One morning in June 1941, a quiet village in Central Lithuania is shaken out of its slumber by the sudden arrival of the Soviet Army. Eight-year-old Algiukas awakes to the sound of Russian soldiers pounding on the door. His family are given ten minutes to pack up their things. They are not told where they’re going or for how long.
An airless freight train carries them from the fertile lands of rural Lithuania to the snowy plains of the Siberian taiga. There, in the distant, dismal North, they begin a life marked by endless hunger and unrelenting cold. And yet the darkness of exile is lightened, for Algiukas, by flights of imagination. This curious, brave and adaptable child transforms hardship into adventure.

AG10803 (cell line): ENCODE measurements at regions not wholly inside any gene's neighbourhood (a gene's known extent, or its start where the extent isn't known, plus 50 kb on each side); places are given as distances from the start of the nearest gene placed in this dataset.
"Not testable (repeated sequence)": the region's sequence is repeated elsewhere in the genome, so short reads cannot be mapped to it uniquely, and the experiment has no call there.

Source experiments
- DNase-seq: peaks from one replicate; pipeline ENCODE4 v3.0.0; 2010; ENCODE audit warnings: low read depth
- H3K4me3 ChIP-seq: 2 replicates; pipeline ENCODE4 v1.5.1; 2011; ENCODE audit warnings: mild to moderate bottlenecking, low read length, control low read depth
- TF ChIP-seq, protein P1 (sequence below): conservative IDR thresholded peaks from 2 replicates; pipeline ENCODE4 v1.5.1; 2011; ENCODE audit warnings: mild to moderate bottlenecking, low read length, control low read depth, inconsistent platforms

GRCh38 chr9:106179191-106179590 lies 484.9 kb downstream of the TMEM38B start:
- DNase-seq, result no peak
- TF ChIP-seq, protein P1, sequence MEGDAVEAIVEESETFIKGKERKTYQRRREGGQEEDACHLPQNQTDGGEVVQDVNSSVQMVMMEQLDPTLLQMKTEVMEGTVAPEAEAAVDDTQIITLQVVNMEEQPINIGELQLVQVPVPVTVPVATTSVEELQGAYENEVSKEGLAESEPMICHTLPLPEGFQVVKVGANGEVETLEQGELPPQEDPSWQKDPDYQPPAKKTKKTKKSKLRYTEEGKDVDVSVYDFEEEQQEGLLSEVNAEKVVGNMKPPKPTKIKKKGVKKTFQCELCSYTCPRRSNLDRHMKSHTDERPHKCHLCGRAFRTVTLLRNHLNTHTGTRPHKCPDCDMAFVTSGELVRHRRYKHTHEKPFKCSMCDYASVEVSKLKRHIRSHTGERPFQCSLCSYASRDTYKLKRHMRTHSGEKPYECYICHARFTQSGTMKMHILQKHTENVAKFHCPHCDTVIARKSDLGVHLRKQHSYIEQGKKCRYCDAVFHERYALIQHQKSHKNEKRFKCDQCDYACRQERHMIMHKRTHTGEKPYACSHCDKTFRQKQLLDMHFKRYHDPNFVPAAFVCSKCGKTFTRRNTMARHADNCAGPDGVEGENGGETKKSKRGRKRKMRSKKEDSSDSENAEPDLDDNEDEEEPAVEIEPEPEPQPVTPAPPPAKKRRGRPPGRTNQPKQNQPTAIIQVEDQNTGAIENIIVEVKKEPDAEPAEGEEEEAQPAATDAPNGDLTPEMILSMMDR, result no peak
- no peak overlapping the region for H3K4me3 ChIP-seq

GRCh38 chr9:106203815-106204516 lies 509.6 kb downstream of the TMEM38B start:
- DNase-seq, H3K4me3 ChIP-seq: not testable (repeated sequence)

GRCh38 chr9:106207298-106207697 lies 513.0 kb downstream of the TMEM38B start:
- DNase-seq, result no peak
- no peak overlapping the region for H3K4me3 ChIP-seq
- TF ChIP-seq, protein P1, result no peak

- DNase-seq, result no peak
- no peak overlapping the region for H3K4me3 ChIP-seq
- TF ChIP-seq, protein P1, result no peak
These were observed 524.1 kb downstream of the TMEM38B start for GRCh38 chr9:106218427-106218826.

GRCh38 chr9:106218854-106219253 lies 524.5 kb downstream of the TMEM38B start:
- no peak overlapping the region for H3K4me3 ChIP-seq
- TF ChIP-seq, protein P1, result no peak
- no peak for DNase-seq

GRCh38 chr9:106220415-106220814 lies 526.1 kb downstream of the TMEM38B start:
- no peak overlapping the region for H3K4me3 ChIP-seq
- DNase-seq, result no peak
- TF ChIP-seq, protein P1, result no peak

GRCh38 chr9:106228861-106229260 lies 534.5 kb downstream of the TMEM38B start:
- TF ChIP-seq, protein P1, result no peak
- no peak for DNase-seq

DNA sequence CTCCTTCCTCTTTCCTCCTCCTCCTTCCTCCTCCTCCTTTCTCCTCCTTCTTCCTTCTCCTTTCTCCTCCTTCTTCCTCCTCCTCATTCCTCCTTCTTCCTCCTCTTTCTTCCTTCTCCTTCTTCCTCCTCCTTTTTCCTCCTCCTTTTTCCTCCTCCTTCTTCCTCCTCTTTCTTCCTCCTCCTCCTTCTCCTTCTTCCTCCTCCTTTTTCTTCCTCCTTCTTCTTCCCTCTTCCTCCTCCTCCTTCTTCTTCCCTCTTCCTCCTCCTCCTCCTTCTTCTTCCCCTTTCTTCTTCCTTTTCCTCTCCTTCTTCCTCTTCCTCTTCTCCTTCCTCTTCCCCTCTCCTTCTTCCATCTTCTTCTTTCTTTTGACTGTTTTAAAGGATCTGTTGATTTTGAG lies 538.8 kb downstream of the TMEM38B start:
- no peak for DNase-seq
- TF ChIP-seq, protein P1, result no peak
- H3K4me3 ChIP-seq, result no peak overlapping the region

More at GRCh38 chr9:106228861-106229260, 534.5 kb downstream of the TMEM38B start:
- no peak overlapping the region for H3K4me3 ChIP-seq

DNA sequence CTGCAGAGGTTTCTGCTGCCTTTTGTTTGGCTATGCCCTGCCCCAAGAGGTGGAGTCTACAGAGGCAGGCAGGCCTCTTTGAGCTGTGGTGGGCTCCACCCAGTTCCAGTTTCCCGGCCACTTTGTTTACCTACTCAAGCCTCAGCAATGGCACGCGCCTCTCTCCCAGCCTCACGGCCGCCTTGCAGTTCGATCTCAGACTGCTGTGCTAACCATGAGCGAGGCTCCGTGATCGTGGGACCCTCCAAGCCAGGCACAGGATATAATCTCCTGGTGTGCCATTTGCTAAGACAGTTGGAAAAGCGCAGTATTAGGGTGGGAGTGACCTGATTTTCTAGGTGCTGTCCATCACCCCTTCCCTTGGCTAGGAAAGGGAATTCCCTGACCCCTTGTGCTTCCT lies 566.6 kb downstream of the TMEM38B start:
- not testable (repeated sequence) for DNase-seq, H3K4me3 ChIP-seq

Drawing on her father’s exile in Siberia, writer Jurga Vile brings to light a neglected, even suppressed, episode from the history of the Soviet Union. Beautifully drawn by Lina Itagaki, Siberian Haiku uses the child’s perspective to tell an unforgettable story of courage and human endurance.
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